By Quentin Fottrell
There may be bit more elbow room on Black Friday. Only 18% of consumers plan to go shopping on retail’s favorite day of the year, according to a phone survey of 1,000 adults carried out by the deal tracker website Offers.com. That would mark a steep decline from the 27% of consumers the National Retail Federation estimates hit the stores last Black Friday.
But what’s bad news for retailers, could be good for shoppers, experts say, as the deals may be improved to bring in the crowds.
The weak U.S. economy and uncertain outlook has made consumers more cautious about doing the bulk of their sale shopping in one day, the survey found. Some 52% of shoppers spend more than an hour researching the best price for each holiday purchase, while 87% of respondents are planning to spend “the same or less” during the upcoming holiday season than they did in 2010.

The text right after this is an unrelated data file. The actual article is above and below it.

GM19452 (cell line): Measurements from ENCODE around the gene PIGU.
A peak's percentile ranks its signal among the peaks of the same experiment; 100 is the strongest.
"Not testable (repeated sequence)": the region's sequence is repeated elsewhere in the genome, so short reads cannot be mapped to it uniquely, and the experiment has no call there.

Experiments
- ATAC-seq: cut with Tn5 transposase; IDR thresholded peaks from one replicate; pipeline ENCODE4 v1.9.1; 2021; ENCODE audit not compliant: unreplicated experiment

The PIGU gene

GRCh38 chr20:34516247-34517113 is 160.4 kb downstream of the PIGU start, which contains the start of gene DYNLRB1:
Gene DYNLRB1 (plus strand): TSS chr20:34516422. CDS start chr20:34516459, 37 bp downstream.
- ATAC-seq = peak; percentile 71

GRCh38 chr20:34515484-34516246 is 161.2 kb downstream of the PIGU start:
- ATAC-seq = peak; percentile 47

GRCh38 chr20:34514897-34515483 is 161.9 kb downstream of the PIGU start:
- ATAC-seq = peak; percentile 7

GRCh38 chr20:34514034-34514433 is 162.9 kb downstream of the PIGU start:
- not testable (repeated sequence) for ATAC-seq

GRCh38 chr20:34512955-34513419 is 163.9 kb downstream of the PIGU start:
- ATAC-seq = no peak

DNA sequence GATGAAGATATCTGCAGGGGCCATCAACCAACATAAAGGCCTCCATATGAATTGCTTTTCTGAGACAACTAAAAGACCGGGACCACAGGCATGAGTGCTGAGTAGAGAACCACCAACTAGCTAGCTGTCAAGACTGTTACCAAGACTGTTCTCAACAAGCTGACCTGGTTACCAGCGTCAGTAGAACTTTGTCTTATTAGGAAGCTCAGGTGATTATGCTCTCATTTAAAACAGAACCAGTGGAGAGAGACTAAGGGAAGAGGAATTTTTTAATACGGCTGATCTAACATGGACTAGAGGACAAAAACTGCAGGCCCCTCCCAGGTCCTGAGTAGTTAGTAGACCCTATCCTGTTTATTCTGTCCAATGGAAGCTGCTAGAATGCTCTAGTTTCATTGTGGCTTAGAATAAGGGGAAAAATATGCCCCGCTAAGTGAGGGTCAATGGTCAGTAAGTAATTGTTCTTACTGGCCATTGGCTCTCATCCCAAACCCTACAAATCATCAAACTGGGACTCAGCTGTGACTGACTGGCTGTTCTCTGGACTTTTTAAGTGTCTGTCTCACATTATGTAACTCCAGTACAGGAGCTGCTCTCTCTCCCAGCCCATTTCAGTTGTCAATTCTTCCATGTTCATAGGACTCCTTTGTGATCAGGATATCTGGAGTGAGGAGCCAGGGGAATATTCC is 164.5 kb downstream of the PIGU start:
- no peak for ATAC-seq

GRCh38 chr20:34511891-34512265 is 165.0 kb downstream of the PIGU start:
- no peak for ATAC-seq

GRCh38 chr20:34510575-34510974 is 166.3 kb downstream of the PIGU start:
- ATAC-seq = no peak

Such bleak forecasts haven’t stopped retailers from getting in on the act: Target and Macy’s both say they’ll open doors at midnight on Thanksgiving.
Fewer shoppers on Black Friday has another upside, experts say. “The last thing retailers want is customers being injured because they’re swarming their front door,” says retail analyst Jeff Green. Kit Yarrow, professor of psychology and marketing at Golden Gate University in San Francisco, says studies show that protein (turkey) reduces impulsive buys. “Maybe all that turkey will have some mitigating effect on the herd instinct that often prevails,” she says.